Advertising
Advertising

7 Important Investing Tips You Need to Follow

7 Important Investing Tips You Need to Follow

The world of investment is a constantly changing entity, one that continues to evolve according to global economy shifts, political events, and social upheaval. This has been particularly true in recent times, as there have been a number of significant trend investment reversals within both developed and emerging markets.

Despite this changeable and unpredictable nature, however, there are a series of fundamental rules that all investors must abide by if they are to succeed. These are based on the philosophic principle of determinism, which dictates that investors must adhere to their philosophy at all times and understand the underlying laws that govern change.

Advertising

With this in mind, what are the key tips that investors should follow when looking to commit their capital in 2014? Consider the following:

Advertising

American_Cash

    1. Never invest more than you are prepared to lose

    As a starting point, you should never commit more than you are prepared to lose when investing capital. It is therefore important to fully appraise your financial circumstances before making a commitment, paying careful attention to: the chosen vehicle for investment, your disposable income levels, and any potential returns. Failing to adhere to this rule will create a debilitating cycle of debt and loss, and may eventually force you to take ill-advised risks in the quest to recoup your capital.

    2. Build a contingency fund

    On a similar note, the most experienced investors tend to operate within their financial means while also developing a viable contingency fund. This is a must for anyone with an appreciation of risk management, as this capital can be used to offset losses, balance your trading account, and provide security in the event of an economic downturn. A contingency fund can serve alternative purposes that suit your exact need, and generally afford you flexibility in the quest to maximize your profitability.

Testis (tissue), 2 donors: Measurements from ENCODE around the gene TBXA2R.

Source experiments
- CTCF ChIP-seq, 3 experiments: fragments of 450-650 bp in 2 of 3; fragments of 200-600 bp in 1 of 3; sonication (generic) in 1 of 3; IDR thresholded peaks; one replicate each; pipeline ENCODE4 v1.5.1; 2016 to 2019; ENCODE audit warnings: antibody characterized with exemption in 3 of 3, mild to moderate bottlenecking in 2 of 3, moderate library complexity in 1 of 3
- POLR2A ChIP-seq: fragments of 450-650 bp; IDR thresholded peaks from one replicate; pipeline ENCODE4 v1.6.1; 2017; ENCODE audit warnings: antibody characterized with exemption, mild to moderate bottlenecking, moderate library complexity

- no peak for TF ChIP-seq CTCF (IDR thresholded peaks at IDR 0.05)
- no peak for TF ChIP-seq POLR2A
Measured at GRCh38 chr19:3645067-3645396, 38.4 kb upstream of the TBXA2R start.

Advertising

    3. Develop your investment portfolio over time

    Another fundamental rule of successful investment revolves around timing, as you need to pace yourself and develop your portfolio over time. Whether you wish to deal predominantly in derivatives, such as currency, or if you want to invest in physical commodities, such as shares or property, you must start slowly and look to expand your portfolio in line with the return that it generates. Patience is the key to accessing long-term gains, especially in a volatile or unpredictable economic climate.

    4. Diversify your portfolio

    As your financial returns begin to grow, you should look to diversify your portfolio and invest in a wider range of market sectors. This not only helps to offset the potential risk posed by economic decline and sudden market shifts, but it also affords you the opportunity to maximize your earnings over a prolonged period of time. Diversification also brings great responsibility, however, as you must adopt a proactive approach towards managing your portfolio and changing it to suit prevailing economic trends.

    Advertising

    5. Automate your investments and offset risk

    One of the ways through which you can streamline the diversification process is to automate your accounts, using online trading platforms and software to implement risk management measures. Online trading accounts feature a host of automated tools that have been designed to minimize your risk as an investor, including stop losses. You could even take this principle further by embracing the concept of automated trading, which uses predetermined algorithms to execute trades in real-time across a range of financial markets.

    6. Take advantage of tax-free growth and investment options

    From bank accounts to financial markets and derivatives, there are numerous investment options that remain free from capital gains tax. In terms of the former, you should consider investing your idle capital into cash ISAs. Any interest that you accumulate on these accounts is completely tax free in the current economy. With regards to the latter, there are also tax-free stocks and share ISAs, which are far higher risk but also capable of delivering inflated returns over time.

    7. Look to reinvest any interest that you generate from your income

    It is extremely difficult to maximize your financial returns without encountering risk, so it is important to strike a balance between being risk-averse and conscientious as an investor. One of the best ways of achieving this is by looking to reinvest any interest that you generate from the income that you have invested, whether it is withdrawn from a standard savings account or an online trading portfolio. This enables you to invest more into your portfolio without placing existing capital at risk, while it is also an excellent way of maximizing both your short and long-term returns.

    More by this author